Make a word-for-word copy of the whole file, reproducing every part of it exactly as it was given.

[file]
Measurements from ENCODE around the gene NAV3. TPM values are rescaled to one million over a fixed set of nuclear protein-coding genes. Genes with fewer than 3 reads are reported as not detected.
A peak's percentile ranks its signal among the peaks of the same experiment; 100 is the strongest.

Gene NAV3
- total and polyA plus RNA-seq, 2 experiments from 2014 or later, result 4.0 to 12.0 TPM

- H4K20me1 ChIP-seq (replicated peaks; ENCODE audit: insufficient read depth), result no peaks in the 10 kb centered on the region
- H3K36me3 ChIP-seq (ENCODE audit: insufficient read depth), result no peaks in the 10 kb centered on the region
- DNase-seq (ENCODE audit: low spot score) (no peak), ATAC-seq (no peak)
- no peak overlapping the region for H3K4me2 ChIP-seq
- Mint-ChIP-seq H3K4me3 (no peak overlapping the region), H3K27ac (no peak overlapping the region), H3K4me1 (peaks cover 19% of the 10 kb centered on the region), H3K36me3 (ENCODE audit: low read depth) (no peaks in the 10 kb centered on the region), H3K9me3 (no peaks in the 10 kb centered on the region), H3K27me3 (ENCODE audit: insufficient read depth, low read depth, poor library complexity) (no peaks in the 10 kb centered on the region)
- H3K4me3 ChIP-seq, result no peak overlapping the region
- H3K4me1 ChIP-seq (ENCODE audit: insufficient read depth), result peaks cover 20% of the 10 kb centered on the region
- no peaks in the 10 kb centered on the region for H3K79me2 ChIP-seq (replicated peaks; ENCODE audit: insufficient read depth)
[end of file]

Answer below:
Measurements from ENCODE around the gene NAV3. TPM values are rescaled to one million over a fixed set of nuclear protein-coding genes. Genes with fewer than 3 reads are reported as not detected.
A peak's percentile ranks its signal among the peaks of the same experiment; 100 is the strongest.

Gene NAV3
- total and polyA plus RNA-seq, 2 experiments from 2014 or later, result 4.0 to 12.0 TPM

- H4K20me1 ChIP-seq (replicated peaks; ENCODE audit: insufficient read depth), result no peaks in the 10 kb centered on the region
- H3K36me3 ChIP-seq (ENCODE audit: insufficient read depth), result no peaks in the 10 kb centered on the region
- DNase-seq (ENCODE audit: low spot score) (no peak), ATAC-seq (no peak)
- no peak overlapping the region for H3K4me2 ChIP-seq
- Mint-ChIP-seq H3K4me3 (no peak overlapping the region), H3K27ac (no peak overlapping the region), H3K4me1 (peaks cover 19% of the 10 kb centered on the region), H3K36me3 (ENCODE audit: low read depth) (no peaks in the 10 kb centered on the region), H3K9me3 (no peaks in the 10 kb centered on the region), H3K27me3 (ENCODE audit: insufficient read depth, low read depth, poor library complexity) (no peaks in the 10 kb centered on the region)
- H3K4me3 ChIP-seq, result no peak overlapping the region
- H3K4me1 ChIP-seq (ENCODE audit: insufficient read depth), result peaks cover 20% of the 10 kb centered on the region
- no peaks in the 10 kb centered on the region for H3K79me2 ChIP-seq (replicated peaks; ENCODE audit: insufficient read depth)